Once here, this population goes through a kind of formal integration process as they resettle, which usually includes housing, help for children enrolling in school, English language classes and some support to secure a job. The resettlement system’s predominant goal is rapid attachment — to get you a job as quickly as possible using a cash assistance incentive — so the bulk of refugees end up with what we at UpGlo call “survival jobs”- low-skilled, minimum wage positions. Approximately a third of refugees hold a bachelor’s degree or better and the system doesn’t often differentiate outcomes for those who could be contributing at a greater level. It’s a loss to those individuals, as well as to our economy overall.
AK: The current climate is hostile towards refugees — many come from the places in the world where we now have a proposed stay of immigration. About 1 in 4 of our Bay Area jobseekers is a refugee or asylee, so we went from a reality where 110,000 refugees are admitted to only 50,000 gaining entry this year. There is incredible fear, anxiety and uncertainty amongst our population, who do not feel welcome here, or who can no longer safely travel or send for their families. There has been an increase in hate crimes across the Bay Area. Since January, we have brought together as many informational and legal resources as we can. We have built out a customized refugee portal, developed a specific training called ‘volunteering with refugees,’ and hosted an open house where our alumni could gather to support our refugee jobseekers.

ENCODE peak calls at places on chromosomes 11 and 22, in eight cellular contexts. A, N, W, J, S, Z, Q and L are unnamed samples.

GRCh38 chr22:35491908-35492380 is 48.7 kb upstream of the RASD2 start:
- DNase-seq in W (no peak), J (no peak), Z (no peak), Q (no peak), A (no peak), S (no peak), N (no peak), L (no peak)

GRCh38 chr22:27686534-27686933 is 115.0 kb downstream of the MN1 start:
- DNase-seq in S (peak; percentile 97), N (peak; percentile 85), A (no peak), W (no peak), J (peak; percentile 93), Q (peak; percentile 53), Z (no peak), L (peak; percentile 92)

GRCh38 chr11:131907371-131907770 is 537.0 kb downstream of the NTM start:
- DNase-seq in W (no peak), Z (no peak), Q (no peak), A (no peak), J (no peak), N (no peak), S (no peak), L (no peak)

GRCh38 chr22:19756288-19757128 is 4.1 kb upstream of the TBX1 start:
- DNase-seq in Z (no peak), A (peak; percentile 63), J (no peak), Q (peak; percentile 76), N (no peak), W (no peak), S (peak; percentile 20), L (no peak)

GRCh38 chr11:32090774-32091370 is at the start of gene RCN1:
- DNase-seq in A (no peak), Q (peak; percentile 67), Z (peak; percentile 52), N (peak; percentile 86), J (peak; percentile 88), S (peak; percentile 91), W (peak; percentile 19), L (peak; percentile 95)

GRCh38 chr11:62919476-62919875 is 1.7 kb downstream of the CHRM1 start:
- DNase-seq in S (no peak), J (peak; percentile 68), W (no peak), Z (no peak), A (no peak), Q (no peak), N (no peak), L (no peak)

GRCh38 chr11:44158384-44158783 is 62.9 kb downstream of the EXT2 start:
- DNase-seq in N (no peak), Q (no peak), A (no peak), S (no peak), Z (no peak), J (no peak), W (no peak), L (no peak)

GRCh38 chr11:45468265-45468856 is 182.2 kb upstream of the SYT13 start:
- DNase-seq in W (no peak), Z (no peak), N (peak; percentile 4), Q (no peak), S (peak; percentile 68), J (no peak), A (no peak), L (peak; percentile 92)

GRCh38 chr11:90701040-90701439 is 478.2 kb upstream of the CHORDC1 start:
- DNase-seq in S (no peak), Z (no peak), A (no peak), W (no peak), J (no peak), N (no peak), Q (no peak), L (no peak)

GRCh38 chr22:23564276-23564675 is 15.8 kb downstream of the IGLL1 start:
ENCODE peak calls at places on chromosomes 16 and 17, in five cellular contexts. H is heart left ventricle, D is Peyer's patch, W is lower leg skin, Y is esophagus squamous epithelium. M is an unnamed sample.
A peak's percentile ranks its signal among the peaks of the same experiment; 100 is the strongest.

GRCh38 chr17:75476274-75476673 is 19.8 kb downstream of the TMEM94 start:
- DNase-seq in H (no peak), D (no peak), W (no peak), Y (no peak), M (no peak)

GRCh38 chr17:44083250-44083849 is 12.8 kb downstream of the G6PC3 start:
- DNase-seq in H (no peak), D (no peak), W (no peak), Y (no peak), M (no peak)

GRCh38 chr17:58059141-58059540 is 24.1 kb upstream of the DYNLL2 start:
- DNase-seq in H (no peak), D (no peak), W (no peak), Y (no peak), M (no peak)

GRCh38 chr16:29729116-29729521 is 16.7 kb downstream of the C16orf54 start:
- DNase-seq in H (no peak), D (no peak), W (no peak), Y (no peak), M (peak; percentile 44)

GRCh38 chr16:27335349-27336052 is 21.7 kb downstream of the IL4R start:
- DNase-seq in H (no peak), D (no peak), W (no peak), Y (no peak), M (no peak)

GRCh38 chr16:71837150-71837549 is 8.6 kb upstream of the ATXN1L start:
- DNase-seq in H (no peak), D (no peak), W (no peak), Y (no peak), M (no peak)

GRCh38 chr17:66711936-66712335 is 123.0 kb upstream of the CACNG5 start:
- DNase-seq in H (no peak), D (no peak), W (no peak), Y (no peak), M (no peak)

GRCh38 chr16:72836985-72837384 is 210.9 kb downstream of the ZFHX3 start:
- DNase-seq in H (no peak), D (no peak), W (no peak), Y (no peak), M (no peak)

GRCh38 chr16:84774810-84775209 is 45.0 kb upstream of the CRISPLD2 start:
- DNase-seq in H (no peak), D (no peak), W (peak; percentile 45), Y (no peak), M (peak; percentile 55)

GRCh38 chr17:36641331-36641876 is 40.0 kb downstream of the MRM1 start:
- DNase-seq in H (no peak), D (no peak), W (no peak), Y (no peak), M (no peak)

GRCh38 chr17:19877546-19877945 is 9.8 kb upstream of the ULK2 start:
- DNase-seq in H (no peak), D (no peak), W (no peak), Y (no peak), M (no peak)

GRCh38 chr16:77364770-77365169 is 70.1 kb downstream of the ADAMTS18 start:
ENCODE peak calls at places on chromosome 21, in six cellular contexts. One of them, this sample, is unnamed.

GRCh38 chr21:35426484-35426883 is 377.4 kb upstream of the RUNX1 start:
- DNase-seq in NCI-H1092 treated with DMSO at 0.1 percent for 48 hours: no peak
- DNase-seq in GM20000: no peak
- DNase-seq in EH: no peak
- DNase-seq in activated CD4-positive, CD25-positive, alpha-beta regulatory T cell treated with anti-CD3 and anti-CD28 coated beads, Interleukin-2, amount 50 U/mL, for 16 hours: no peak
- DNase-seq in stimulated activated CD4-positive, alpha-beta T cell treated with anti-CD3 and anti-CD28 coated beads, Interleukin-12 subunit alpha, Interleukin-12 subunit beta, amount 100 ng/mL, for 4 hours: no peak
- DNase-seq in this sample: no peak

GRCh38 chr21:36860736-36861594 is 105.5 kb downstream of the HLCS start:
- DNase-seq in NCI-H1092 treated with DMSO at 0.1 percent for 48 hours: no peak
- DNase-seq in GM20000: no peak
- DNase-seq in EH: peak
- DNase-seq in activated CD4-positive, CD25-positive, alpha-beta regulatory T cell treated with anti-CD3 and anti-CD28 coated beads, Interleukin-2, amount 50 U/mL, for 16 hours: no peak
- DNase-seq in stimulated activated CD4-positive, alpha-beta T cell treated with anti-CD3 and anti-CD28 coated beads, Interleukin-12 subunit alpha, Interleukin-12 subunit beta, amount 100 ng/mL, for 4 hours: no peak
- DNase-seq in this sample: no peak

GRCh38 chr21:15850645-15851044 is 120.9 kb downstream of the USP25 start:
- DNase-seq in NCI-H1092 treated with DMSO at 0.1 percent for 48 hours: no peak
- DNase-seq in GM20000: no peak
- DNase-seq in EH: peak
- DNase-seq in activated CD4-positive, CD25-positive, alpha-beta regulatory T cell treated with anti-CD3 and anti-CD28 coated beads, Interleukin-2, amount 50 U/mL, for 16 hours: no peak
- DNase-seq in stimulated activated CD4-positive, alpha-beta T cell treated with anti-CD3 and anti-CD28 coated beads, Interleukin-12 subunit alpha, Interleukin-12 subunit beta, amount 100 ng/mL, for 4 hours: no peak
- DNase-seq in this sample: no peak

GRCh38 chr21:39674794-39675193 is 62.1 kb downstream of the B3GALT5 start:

TP: What are the most common myths about the immigrant population?
AK: The average American has no idea how people come into this country. And we tend to see immigrants as one monolithic group. Many immigration events in California focus only on undocumented immigrants. In this state, there’s an association that immigrants are either undocumented or low-skilled. And although this population deserves attention and debate, it’s also important to think about the 452,000 skilled immigrants who are unemployed or underemployed. They are almost twice as likely to be in poverty as their native-born peers. They’re UpGlo’s target population.
NC: There’s also a misunderstanding I think around the ‘immigrants take jobs’ rhetoric. We’ve had 4,500 people obtain their first professional jobs through the support of our program and in zero cases did an employer pre-agree to hire them. In almost every case, they interviewed for a job in which they were the best candidate, and so they were hired.
TP: There are many barriers to employment for those you serve — unfamiliarity with the job search, little knowledge about workplace culture, foreign degrees and so on. How do you shift an employer’s perspective on hiring immigrants and refugees?
NC: Since the beginning, UpGlo has understood that you can give immigrants and refugees all the job search skills and all of the contextualized language skills they need, but unless you have employers at the table, and unless you are shifting their awareness and thinking around the population, then you can only get so far. At the end of the day, it comes down to one person across the table from another in an interview.